There’s also the issue of money: we have a bad reputation for assuming organisations will be willing to take part in research projects for free. It’s not entirely our fault, as RCUK is often the most attractive source of funding for us, but typically won’t hand anything out to non-academic partners. There is some sign of change on this front: In the Making is funded through a strand of AHRC funding that allowed groups representing communities (in our case Disability Rights UK) to be funded as Community Co-Investigators, and the AHRC Knowledge Exchange Hubs are also handing out limited amounts of funding to non-academic organisations. I’d love to see EPSRC’s Research in the Wild strand move in this direction, where it seems particularly appropriate.

How do we think beyond the web?

My last thought is more of a self-centered observation. The vast majority of work I saw presented was web-based and much of it was based on national-level discourse. There were exceptions: Nanjira Sambuli spoke about the importance of local radio and it was great to meet some people from Code for America and their international siblings whose work can potentially take all kinds of forms. But for the most part of idea of civic technology is currently grounded in the web.

The web is obviously pretty great and a powerful tool for civic engagement—you only have to look at the level of discourse going on right now around the General Election to see that. But if we fixate on the web, we risk being blinkered in the same way that Old Media was. Civic life works at a lot of different scales and the web isn’t suitable for all of them—at least, not the web as we currently conceive it. I went along hoping to show that we can think much more creatively about the role that technology can play: I don’t know how effective I was in doing that, but I think it’s something that bears repeating.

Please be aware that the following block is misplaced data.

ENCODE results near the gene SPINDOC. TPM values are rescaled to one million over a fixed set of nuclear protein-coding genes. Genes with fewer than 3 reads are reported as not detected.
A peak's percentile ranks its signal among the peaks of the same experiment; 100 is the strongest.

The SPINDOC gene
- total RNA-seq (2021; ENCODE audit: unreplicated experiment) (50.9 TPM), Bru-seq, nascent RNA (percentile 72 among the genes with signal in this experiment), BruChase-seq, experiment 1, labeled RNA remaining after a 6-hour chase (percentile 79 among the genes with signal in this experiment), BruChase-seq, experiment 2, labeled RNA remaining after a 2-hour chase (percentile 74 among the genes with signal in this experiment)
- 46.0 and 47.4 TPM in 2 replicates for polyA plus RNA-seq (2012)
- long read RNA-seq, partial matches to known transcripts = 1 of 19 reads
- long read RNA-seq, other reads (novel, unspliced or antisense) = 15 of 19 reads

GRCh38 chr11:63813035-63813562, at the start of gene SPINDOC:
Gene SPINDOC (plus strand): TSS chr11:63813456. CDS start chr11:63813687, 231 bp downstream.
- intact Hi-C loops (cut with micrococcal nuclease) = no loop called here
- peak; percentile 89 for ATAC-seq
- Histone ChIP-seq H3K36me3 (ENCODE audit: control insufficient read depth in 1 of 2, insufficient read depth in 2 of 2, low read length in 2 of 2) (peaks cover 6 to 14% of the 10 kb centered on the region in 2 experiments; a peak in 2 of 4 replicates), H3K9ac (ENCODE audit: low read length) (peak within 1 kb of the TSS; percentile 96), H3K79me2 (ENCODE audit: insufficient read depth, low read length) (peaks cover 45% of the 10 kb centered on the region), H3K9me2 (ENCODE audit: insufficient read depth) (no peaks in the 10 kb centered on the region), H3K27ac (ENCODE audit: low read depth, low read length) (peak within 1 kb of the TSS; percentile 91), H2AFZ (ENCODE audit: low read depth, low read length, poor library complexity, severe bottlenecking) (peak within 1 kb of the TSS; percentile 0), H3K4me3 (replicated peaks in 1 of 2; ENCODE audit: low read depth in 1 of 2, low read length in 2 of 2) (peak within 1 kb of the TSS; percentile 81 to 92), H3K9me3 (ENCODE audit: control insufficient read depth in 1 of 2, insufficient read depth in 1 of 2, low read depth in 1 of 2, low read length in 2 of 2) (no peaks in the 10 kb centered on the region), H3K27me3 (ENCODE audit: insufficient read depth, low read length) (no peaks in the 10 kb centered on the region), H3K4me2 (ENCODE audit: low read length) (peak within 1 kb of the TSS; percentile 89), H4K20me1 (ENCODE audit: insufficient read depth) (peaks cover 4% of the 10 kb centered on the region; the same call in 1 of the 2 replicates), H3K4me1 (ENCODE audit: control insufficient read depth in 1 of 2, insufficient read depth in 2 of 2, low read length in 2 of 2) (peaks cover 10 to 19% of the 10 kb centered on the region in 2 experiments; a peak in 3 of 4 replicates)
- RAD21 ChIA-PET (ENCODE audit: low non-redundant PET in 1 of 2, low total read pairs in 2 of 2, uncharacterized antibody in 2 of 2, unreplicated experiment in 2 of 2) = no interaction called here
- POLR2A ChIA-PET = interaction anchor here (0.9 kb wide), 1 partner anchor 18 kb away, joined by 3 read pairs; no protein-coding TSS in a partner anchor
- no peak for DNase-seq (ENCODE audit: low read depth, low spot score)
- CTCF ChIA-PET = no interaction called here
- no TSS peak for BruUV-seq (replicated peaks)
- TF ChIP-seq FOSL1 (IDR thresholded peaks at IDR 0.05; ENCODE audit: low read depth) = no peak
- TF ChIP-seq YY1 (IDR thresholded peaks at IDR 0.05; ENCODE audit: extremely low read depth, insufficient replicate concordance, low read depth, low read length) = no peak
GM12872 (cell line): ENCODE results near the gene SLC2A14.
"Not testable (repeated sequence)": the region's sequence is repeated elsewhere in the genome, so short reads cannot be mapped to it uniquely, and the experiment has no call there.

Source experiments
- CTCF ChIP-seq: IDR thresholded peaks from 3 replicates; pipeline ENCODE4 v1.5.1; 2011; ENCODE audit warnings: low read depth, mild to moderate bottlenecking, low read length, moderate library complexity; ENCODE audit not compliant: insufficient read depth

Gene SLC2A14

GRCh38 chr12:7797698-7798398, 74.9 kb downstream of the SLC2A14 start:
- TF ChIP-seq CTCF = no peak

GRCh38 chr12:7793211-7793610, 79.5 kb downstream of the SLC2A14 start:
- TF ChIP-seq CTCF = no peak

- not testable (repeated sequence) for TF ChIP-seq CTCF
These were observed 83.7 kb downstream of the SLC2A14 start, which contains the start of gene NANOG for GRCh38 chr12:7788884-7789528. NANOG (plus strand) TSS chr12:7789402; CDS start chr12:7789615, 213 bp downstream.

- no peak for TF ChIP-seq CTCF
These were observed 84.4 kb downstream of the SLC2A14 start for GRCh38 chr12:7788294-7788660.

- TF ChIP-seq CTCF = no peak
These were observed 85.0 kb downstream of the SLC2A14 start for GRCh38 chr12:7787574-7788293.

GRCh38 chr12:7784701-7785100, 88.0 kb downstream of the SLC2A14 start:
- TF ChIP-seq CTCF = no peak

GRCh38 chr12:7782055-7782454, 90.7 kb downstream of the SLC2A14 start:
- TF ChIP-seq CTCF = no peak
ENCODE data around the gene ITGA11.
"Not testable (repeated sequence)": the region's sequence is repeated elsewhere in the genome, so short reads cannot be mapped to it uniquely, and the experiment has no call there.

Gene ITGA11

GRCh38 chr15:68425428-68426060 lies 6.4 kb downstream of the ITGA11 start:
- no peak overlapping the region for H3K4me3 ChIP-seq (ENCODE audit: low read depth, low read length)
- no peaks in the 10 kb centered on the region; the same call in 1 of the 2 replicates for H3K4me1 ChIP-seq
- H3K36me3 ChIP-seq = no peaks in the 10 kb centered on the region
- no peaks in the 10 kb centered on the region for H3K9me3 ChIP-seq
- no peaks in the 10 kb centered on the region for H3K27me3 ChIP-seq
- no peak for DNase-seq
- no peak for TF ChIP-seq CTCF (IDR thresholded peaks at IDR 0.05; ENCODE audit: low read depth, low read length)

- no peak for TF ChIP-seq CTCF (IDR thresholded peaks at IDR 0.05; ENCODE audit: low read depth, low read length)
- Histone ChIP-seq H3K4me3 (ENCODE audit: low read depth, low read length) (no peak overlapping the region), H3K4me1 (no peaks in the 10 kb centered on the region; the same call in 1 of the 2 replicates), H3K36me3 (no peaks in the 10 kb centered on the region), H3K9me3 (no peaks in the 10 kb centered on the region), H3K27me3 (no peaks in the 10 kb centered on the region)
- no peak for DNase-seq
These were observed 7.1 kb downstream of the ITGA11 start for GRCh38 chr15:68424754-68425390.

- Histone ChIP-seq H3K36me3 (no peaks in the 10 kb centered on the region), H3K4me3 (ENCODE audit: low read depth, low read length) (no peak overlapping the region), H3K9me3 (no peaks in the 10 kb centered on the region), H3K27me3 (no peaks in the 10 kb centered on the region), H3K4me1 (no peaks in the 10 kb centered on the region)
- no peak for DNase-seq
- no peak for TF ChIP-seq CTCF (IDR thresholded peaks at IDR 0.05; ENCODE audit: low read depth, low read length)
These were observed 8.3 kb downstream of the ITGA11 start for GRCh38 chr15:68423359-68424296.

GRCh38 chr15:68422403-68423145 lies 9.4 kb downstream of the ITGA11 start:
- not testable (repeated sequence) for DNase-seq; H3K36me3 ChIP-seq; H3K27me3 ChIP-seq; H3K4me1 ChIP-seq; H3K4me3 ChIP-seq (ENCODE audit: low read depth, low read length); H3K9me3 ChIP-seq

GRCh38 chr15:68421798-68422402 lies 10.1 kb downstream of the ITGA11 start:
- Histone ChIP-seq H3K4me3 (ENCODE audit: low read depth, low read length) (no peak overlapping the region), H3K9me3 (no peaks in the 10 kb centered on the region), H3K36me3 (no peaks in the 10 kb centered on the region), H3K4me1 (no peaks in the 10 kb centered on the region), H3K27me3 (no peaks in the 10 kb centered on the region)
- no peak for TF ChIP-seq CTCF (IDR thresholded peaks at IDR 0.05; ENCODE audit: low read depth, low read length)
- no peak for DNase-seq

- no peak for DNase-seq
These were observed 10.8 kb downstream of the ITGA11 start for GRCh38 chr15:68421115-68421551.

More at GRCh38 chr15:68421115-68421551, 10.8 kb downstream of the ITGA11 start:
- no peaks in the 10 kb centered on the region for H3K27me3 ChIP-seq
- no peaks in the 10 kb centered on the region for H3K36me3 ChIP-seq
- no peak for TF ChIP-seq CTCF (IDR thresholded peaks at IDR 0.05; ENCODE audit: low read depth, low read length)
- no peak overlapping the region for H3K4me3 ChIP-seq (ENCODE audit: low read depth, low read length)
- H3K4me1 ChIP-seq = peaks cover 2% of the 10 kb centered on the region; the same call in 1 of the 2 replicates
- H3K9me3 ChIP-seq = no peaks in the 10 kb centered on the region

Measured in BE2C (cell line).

Research Blog

It’s been a while since I had a blog. I think I first tried when I was about to go to university, but it’s fair to say that nothing of value was ever written there. I gave it another stab when I registered this domain and became briefly obsessed with Google products and RSS feeds. For the longest time, the main driver of traffic towards my site was an essay about why I thought this new thing called Facebook was kinda neat.

This week I was catching up with a friend who asked if there was anything she could read about what I’m up to at the moment (no really), and the short answer was “no”. A while back I put a bit of effort into writing up summary pages for various projects I’ve been involved in, but I think a lot of the most exciting stuff falls into the gap somewhere between a project being defined and a paper being published.

So I’m going to post here infrequently about project progress, events and other research activities that get lost amongst all the grumbling and whimsy on Twitter — if nothing else, it’s nice to crack out the first person pronouns for a change.

More writing to do, then.